With the broadcast of “Legend of the Sea Devils” last weekend, the Chris Chibnall and Jodie Whittaker era of Doctor Who is just a single episode away from its conclusion.
There are a lot of things to discuss about Chibnall’s tenure as showrunner: the extent to which it is mired in nostalgia and ties back to the show’s earliest days, the fact that it is the most conservative era of Doctor Who in over three decades, the way in which Chibnall pushed the show to compete with more generic Netflix-era science fiction, the question of the era’s legacy and the challenges facing Chibnall’s successor. However, there is one question that towers above all: What’s it all about?
Nobody can run a television show for nearly five years and over three broadcast seasons without making something resembling a coherent statement. Whether articulated in the stories or simply simmering through the recurring themes, what is it that makes Chris Chibnall’s vision of Doctor Who stand apart from what came before and what will follow? The obvious answer here is his change to the show’s central mythology, “the Timeless Child,” but that is just a narrative gimmick.
As with every major intellectual property out there, a lot of the discussion of Doctor Who gets lost in arguments about whether the modern era is “the best ever” or “the worst ever.” In the interest of digging into the show’s recent history, it is probably best to set aside arguments over quality. What is this version of Doctor Who actually saying about the world in which it exists? More than that, what does it say about the show’s central character?
One of the most significant aspects of Chibnall’s tenure has been the return of the so-called “celebrity historical,” in which the Doctor (Whittaker) meets a famous historical figure. There were a handful of examples in the classic series, but Russell T. Davies popularized them in the revival. He had the Doctor (Christopher Eccleston, David Tennant) team up with Charles Dickens (Simon Callow), Queen Victoria (Pauline Collins), William Shakespeare (Dean Lennox Kelly), and others.
Chibnall’s predecessor, Moffat, featured appearances from Winston Churchill (Ian McNeice) and Vincent Van Gogh (Tony Curran) in his first season, but then he largely abandoned the template. Moffat even seemed to affectionately mock the concept towards the end of his tenure, having the Twelfth Doctor (Peter Capaldi) meet fictional characters like Robin Hood (Tom Riley) or Santa Claus (Nick Frost). In contrast, Chibnall has played the celebrity historical remarkably straight.
While the show has featured male historical figures like King James I (Alan Cumming), Nikola Tesla (Goran Višnjić), and Lord Byron (Jacob Collins-Levy), Chibnall has been particularly interested in the history of female historical figures like Rosa Parks (Vinette Robinson), Ada Lovelace (Sylvie Briggs), Noor Inayat Khan (Aurora Marion), Mary Shelley (Lili Miller), and Madame Ching (Crystal Yu). The show has earned considerable credit for bringing attention to oft-overlooked female figures.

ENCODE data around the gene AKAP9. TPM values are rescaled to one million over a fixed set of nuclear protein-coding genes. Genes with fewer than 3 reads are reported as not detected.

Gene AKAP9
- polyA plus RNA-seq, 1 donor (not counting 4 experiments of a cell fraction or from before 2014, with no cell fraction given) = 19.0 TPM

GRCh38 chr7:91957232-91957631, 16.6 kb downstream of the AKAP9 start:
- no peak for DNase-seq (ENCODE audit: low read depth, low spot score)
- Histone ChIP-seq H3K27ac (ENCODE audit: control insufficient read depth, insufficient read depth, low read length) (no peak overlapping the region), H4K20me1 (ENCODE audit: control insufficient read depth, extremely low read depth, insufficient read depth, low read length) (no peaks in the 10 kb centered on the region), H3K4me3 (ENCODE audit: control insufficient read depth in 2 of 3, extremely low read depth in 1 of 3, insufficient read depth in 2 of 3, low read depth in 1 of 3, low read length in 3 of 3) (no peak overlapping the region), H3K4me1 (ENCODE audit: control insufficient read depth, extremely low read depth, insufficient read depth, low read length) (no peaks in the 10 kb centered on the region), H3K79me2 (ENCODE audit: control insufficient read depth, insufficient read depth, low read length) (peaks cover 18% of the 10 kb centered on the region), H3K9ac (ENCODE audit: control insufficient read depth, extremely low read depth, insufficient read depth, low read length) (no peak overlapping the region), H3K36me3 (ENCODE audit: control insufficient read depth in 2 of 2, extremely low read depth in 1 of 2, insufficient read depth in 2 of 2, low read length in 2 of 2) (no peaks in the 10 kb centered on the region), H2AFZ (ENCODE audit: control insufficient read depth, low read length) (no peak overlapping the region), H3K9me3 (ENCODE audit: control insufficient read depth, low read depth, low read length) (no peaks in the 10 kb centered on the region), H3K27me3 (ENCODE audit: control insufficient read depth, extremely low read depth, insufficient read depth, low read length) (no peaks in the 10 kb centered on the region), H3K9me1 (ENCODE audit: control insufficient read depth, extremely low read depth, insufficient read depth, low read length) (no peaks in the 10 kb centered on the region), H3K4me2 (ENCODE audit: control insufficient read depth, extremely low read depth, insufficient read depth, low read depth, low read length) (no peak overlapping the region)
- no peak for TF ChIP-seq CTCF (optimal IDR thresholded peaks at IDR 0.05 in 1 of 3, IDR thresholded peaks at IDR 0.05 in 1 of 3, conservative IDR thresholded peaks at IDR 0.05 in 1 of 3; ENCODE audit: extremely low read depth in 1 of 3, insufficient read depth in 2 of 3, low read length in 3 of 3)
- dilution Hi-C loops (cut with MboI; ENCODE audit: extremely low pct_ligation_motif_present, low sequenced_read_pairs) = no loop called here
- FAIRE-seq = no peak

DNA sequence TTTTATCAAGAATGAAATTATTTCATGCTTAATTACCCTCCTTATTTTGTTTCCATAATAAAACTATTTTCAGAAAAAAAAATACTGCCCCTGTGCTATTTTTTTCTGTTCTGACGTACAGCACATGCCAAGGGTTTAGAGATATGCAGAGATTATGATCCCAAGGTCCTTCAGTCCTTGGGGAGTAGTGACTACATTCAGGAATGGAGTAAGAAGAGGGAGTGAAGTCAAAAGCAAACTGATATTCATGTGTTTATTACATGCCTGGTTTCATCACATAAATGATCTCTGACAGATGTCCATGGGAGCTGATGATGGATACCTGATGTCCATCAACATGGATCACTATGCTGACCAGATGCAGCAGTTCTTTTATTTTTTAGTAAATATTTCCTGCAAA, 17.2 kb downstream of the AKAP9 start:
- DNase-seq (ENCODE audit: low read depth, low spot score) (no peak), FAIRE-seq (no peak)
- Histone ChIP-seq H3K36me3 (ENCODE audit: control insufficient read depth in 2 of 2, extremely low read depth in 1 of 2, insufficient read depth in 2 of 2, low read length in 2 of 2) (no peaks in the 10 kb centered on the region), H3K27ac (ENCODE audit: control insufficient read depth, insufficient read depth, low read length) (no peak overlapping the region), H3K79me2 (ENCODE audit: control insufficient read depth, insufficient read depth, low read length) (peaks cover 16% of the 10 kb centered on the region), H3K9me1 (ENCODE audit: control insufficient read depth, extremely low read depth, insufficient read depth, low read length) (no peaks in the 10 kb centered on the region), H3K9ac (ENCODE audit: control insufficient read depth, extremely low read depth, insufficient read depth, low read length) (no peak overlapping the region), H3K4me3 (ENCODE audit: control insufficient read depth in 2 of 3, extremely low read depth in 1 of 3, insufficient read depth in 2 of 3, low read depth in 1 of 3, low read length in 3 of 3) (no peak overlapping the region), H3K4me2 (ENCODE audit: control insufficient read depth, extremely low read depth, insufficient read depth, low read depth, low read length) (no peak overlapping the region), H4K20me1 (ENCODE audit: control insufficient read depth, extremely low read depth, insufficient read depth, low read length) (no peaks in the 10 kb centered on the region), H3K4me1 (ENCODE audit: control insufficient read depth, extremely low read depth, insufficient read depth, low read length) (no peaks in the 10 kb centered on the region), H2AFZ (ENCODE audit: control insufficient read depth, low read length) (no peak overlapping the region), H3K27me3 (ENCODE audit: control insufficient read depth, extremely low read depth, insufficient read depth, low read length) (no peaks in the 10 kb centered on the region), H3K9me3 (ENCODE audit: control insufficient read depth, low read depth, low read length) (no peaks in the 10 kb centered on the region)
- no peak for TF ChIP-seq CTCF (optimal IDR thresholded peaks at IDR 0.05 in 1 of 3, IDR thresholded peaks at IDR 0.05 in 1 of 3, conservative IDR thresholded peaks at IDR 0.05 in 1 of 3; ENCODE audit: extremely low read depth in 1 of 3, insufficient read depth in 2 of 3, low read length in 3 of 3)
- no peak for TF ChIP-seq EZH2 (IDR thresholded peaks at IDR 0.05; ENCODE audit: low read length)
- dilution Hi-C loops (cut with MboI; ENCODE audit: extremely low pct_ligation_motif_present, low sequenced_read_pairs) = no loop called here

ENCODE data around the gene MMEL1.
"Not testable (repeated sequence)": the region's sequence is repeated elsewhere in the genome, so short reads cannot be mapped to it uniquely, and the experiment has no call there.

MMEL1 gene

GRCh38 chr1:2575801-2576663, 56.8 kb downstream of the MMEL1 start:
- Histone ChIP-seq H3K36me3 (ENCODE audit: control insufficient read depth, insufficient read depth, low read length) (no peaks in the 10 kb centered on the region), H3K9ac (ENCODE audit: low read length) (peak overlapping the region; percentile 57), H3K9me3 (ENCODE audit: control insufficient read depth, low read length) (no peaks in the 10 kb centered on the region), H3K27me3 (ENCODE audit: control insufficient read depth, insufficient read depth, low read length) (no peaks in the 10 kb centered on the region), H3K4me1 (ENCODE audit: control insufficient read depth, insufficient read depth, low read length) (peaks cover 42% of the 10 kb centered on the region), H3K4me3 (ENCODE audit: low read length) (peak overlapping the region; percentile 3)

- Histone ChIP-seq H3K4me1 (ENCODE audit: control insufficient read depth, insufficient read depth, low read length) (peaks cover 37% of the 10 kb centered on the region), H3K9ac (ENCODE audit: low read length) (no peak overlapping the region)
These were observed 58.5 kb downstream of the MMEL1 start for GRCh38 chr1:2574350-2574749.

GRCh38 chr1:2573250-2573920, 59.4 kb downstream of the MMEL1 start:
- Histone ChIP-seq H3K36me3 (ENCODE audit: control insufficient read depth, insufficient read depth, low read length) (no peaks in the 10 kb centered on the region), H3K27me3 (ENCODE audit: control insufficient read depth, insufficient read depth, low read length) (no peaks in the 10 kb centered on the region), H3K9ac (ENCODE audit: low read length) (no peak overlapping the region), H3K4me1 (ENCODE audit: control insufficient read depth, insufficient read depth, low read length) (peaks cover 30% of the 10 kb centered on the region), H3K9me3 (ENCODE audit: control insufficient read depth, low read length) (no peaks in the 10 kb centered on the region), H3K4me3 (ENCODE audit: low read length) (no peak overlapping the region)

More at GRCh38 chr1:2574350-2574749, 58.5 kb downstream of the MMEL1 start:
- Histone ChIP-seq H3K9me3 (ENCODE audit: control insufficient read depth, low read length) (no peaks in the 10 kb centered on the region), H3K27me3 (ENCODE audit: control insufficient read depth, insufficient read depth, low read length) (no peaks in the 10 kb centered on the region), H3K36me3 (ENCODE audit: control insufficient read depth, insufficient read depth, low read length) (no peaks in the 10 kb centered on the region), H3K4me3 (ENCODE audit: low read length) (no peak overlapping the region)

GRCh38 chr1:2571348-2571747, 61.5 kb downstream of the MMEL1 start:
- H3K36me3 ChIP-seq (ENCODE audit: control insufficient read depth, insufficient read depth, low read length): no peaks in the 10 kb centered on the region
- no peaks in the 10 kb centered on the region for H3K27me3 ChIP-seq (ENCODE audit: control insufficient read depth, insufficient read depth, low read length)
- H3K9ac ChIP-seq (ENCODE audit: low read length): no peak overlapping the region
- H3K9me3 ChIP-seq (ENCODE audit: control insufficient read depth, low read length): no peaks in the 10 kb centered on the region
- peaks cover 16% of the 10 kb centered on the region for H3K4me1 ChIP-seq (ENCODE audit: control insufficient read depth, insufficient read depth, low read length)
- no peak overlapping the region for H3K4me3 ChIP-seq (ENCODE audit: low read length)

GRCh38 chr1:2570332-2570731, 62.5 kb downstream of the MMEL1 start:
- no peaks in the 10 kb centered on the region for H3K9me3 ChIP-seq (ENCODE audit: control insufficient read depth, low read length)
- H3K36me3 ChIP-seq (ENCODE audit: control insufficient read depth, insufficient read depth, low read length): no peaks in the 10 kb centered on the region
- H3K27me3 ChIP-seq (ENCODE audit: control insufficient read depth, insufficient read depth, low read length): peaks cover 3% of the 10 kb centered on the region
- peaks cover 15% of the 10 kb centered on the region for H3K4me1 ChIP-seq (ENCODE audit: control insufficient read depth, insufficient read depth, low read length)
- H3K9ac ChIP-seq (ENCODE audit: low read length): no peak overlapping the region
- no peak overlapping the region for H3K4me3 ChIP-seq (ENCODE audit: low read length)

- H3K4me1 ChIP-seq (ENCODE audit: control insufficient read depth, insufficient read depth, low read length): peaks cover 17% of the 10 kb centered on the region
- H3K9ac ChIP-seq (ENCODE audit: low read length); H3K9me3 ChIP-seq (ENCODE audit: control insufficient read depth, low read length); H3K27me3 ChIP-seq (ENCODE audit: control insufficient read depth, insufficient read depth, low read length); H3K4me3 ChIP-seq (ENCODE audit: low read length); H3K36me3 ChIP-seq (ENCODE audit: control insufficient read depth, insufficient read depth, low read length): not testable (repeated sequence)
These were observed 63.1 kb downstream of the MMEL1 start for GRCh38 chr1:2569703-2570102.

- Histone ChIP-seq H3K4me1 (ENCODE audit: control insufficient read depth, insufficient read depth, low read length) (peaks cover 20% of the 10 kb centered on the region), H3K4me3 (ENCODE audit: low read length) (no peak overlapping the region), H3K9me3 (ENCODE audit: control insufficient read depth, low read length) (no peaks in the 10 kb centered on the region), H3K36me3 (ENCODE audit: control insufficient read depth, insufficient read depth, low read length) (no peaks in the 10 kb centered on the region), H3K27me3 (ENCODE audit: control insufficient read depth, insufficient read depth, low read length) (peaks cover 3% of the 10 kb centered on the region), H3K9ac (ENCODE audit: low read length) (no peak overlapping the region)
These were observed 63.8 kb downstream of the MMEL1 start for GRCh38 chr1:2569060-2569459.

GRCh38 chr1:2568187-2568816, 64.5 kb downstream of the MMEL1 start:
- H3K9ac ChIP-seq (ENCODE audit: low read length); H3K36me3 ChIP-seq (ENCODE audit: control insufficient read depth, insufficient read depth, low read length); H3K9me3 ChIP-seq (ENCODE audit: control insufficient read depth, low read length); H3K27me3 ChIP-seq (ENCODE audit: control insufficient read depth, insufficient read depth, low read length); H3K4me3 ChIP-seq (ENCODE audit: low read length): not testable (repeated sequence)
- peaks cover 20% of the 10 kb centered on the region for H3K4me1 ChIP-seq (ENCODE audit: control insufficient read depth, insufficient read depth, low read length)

Chibnall’s era has generated a much broader interest in history as a whole, in particular taking the show to times and places that it has largely ignored to focus on more familiar narratives. “Rosa” took the show to the Deep South during segregation. “Demons of the Punjab” took the show to the borders of India and Pakistan during partition. “Legend of the Sea Devils” took the show to 19th century China. These were unusual settings for the show.
In some ways, this is the flipside of Chibnall’s fondness for 1960s Terry Nation-inflected science fiction plotting in adventures like “The Ghost Monument.” It is perhaps a return to the original mandate of Doctor Who to serve as an educational program that might encourage its audience’s curiosity about the world. The Doctor arguably hasn’t traversed this much of the globe since the show’s earliest days, when stories like “Marco Polo,” “The Aztecs,” and “The Crusade” were quite common.
Naturally, these stories place a lot of emphasis on the idea of preserving the timeline, and for good reason. It would be tasteless for Doctor Who to tell a story where the Thirteenth Doctor helps Rosa Parks end racism, or where Noor Inayat Khan goes on to have a series of madcap adventures traveling through time. The Doctor is very dogmatic about her role as observer. She sees her responsibility as to “keep history in order.”
It’s worth contrasting this with how previous showrunners dealt with the importance of preserving history. In “The Unquiet Dead,” Rose (Billie Piper) insists that the Ninth Doctor (Eccleston) can’t resettle an alien species on 19th century Earth. He counters, “Time’s in flux, changing every second. Your cozy little world can be rewritten like that.” In “Fires of Pompeii,” even realizing the destruction of Pompeii is a “fixed point,” the Tenth Doctor (Tennant) still manages to save a single family.
Moffat mocked the self-importance of even grappling with questions like that. In “Let’s Kill Hitler,” the Eleventh Doctor (Matt Smith) mocks an alien species that developed time travel just to go back and visit historical traumas to hold those responsible to account. “You got yourselves time travel, so you decided to punish dead people?” he taunts. The Moffat era sees it as the most boring use of the show’s central conceit. Unlike the TARDIS, these time tourists are literally smaller on the inside.
“Let’s Kill Hitler” teases a variation on the classic “Hitler time travel dilemma,” only for the Doctor to literally lock Hitler (Albert Welling) in a closet and engage with a completely different story. It mocks how cynical it would be to exploit historical trauma for earnest entertainment. As if to illustrate the point, the Thirteenth Doctor makes her companions complicit in systemic racism in “Rosa” and wipes the mind of a woman who will die in a concentration camp in “Spyfall, Part II” to preserve history.